Borrowing from ACID patterns to tame eventual consistency - Written by Matt Howard
I recently had a discussion on a message board with someone who was looking for ways to implement ACID-like guarantees (Atomic, Consistent, Isolated, Durable) where using an ACID-compliant database wasn't possible. I think that conversation has a much broader appeal - I see the same general question being asked over and over in many different ways and in different contexts. It has more to do with a shift in thinking about data than it does with the details of database behavior. So I thought I’d move the topic over here for the benefit of anyone else who finds themselves in our shoes.
Developers who are used to building apps around traditional relational databases are struggling to adjust to some of the latest tools taking over cloud platforms. Several years ago I was trying to make sense of building a financial system on top of Cassandra - an eventually-consistent database. My question then, and the topic from this recent poster, was “how do I make things behave atomically and consistently without a database to guarantee it?” The example scenario was something like:
- Insert $100 transfer from person A to person B into a ledger
- Update balance of person A = balance-$100
- Update balance of person B = balance+$100
These things have to happen atomically - if any step fails the entire series must be aborted. This used to be something developers didn’t have to think about… wrap the statements in a transaction, send it off to the database and wipe our hands of the complexities that make it work. Now many are finding they have to figure it out for themselves with databases that have abandoned ACID in favor of speed and availability. So how do you maintain data consistency in a distributed or disconnected system? The answers I have found are:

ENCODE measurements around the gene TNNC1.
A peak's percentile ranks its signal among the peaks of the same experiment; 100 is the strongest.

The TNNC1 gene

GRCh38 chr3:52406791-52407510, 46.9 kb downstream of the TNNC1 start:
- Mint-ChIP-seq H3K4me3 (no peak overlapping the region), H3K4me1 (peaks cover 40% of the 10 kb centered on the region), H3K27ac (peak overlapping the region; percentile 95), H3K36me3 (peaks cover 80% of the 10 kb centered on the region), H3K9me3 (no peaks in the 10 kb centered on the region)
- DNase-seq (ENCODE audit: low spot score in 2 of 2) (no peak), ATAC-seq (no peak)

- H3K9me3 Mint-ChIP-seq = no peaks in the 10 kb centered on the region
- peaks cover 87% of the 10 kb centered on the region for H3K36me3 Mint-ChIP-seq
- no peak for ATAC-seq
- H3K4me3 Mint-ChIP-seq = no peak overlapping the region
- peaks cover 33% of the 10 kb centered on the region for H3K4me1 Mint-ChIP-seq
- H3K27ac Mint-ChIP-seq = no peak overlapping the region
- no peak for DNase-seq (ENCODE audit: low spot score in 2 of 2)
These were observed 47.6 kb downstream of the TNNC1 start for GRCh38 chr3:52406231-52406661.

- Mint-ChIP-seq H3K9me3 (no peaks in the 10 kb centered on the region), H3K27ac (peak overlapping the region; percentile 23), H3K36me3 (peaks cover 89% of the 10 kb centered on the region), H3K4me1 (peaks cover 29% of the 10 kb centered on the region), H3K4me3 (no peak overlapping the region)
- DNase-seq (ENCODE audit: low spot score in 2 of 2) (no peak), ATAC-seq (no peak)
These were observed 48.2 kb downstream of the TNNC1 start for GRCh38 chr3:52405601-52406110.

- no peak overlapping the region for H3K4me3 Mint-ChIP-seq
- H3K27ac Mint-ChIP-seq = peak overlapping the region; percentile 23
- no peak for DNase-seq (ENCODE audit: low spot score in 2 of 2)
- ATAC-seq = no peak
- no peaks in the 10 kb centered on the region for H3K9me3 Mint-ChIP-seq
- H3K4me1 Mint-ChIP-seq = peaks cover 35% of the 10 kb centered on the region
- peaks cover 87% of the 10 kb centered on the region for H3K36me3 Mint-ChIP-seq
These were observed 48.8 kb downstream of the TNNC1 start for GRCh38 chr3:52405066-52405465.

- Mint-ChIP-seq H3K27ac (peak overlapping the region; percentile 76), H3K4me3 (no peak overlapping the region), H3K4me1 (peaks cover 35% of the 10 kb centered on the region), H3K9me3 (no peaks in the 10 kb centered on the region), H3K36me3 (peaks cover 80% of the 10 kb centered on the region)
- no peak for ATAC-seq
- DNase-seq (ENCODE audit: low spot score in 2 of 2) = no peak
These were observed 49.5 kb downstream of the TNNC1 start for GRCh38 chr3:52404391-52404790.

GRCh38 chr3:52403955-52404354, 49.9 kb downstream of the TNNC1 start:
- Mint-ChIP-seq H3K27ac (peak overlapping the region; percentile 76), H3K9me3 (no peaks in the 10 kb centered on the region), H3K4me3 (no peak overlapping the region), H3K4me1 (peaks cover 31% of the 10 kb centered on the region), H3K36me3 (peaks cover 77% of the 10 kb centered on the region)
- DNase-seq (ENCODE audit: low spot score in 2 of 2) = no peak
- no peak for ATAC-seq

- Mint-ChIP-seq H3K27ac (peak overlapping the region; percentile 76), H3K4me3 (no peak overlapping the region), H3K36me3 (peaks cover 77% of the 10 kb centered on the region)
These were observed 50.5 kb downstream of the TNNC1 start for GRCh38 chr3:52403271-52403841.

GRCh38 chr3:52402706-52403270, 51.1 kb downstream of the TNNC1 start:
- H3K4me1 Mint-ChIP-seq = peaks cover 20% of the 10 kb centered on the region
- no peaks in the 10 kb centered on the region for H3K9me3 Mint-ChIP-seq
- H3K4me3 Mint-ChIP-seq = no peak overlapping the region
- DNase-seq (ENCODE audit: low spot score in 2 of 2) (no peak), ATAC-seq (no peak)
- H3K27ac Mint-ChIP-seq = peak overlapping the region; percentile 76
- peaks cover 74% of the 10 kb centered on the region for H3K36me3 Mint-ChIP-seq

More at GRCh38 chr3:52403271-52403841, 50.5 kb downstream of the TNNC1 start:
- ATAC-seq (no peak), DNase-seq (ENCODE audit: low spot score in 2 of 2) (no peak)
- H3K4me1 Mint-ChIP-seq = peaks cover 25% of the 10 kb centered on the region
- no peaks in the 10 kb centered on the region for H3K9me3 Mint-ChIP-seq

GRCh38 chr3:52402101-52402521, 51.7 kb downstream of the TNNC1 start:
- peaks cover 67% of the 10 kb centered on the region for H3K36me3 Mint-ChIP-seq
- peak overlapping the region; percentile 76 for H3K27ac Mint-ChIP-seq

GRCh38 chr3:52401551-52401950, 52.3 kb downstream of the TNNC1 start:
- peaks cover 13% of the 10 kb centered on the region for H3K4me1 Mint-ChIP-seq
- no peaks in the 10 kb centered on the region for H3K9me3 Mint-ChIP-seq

- You can’t, stop trying… and
- Follow the patterns they used to implement ACID guarantees in the first place
Unfortunately most of the answers you find online stop at #1… and leave the conversation at “consistency is overrated - you don’t need it”. While this is true in many circumstances there are critical times when it is necessary. The good news is that there is much more to the story. We’ve just become accustomed to doing things this way because we could get away with it - not necessarily because that is a good way or the only way of maintaining data. In most/many cases there are better alternatives that come right out of the ACID playbook.
To go forward with these new notions of consistency we have to go back a bit to remember how the old model works. This is a big topic that I'm going to distill down to two concepts that I believe make relational databases so reliable:
- Write-ahead-logs (WAL) - before you actually do something you log the fact that you are about to do it
- Idempotency - you can take the same action twice (by replaying the logs) without any unwanted side-effects… this is often defined without the word “unwanted” but that is a critical difference